Billy Mills, Olympic Champion
“Look at Mills! Look at Mills!” the announcer yelled, in one of those moments when professional training is abandoned to the excitement of unexpected events. At the 1964 Summer Olympics in Tokyo, Billy Mills won the gold medal in the 10,000-meter run. His victory was so startling that one of the first questions he was asked was, “Who are you?”
A good question. The Olympian had seemingly come out of nowhere, and his life’s journey was a story of rising from obscurity to world-famous legendary triumph. Born and raised on South Dakota’s Pine Ridge Indian Reservation, the half-white, half-Lakota (Sioux) Mills grew up in poverty and was orphaned at the age of 12. Running provided a positive focus through high school and college, though it didn’t stop him from contemplating suicide after he was asked to step out of a photograph of his college All-American track team.
While serving as a lieutenant in the Marine Corps, Mills trained for 16 months for the Olympic track team. He qualified in both the 10K and the marathon, but he was an afterthought in a field of returning medalists and world-record holders, led by Australian Ron Clarke and Mohamed Gammoudi of Tunisia. Both pushed Mills during the final lap, but he darted past them with a late burst of speed that triggered one of the most thrilling finishes in Olympic track history.
No American had won the 10K before Mills, and none have won it since. His improbable victory inspired the 1983 film Running Brave, starring Robby Benson.
After the Olympics, Mills established more U.S. and world records in long-distance running. Today, he is a successful businessman and the national spokesman for Running Strong for American Indian Youth, a nonprofit organization that helps communities with self-sufficiency programs, youth activities, and cultural-identity projects. He and his artist wife, Patricia, now live in Fair Oaks, a suburb of Sacramento, California, where they own and operate The Billy Mills Speakers Bureau, 10K Gold Promotions, and Studio Tupos.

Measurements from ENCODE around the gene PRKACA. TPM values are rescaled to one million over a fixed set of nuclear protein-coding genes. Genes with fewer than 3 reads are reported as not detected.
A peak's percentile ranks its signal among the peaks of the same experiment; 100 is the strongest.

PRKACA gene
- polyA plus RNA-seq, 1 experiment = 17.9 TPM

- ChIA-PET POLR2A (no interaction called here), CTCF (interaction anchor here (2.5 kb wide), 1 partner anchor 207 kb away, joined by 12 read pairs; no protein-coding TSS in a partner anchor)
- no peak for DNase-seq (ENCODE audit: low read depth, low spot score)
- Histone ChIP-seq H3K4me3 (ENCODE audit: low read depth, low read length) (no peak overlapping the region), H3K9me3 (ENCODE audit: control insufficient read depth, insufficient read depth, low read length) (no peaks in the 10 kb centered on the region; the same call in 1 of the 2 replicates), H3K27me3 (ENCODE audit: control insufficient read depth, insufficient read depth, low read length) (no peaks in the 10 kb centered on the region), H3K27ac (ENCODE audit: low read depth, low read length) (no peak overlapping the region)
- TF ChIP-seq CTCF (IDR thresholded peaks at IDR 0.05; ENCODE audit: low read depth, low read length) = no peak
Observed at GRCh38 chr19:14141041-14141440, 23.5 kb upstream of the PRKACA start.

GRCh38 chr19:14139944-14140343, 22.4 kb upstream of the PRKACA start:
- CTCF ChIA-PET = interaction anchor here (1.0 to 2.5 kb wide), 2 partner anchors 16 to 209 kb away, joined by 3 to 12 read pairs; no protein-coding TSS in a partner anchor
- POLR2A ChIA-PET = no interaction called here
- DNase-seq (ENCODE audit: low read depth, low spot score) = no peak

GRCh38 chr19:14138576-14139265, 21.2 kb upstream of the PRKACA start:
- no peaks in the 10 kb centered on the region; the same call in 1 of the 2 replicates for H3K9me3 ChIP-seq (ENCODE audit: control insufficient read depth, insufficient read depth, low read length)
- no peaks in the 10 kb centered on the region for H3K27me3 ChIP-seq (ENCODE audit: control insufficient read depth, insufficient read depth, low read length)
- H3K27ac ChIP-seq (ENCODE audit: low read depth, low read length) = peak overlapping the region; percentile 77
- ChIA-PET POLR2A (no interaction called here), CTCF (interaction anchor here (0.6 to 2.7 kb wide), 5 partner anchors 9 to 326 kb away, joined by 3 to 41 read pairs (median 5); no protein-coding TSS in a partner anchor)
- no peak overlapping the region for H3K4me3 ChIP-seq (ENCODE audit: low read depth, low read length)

Cowboys & Indians: Your gold medal run was more than 45 years ago. How often are you asked about it?
Billy Mills: Oh, gosh, daily.
C&I: Clips of the race, including your amazing final lap, are now available online. When was the last time you watched it?
Mills: Probably six or seven days ago, on a plane. I was talking to this young female executive; she looked at my ring and said, “That’s nice.” I said it was from the U.S. Track and Field Hall of Fame. She said, “If you’re in there, I can probably Google you.” Then [she watched the finish] and said, “That’s one of the most exciting things I’ve ever seen!”
C&I: Did you expect to win?
Mills: Four days before the Olympics I went to the practice track to do a few 200-meter sprints. No 10K runner would do that as a warm-up. But I wanted to find out what speed I could count on coming off the final curve. I felt if Clarke took the lead and set a fast pace and I could stay with the leaders, I had the speed to out-kick them at the finish.
C&I: Did the pushes from Clarke and Gammoudi make you more determined to win?
Mills: It was a distraction. I stumbled and I thought my quads were going to buckle. Initially I was going to take off after Clarke and push him. But then I thought, I have to get focused. You don’t want to win the battle and lose the war.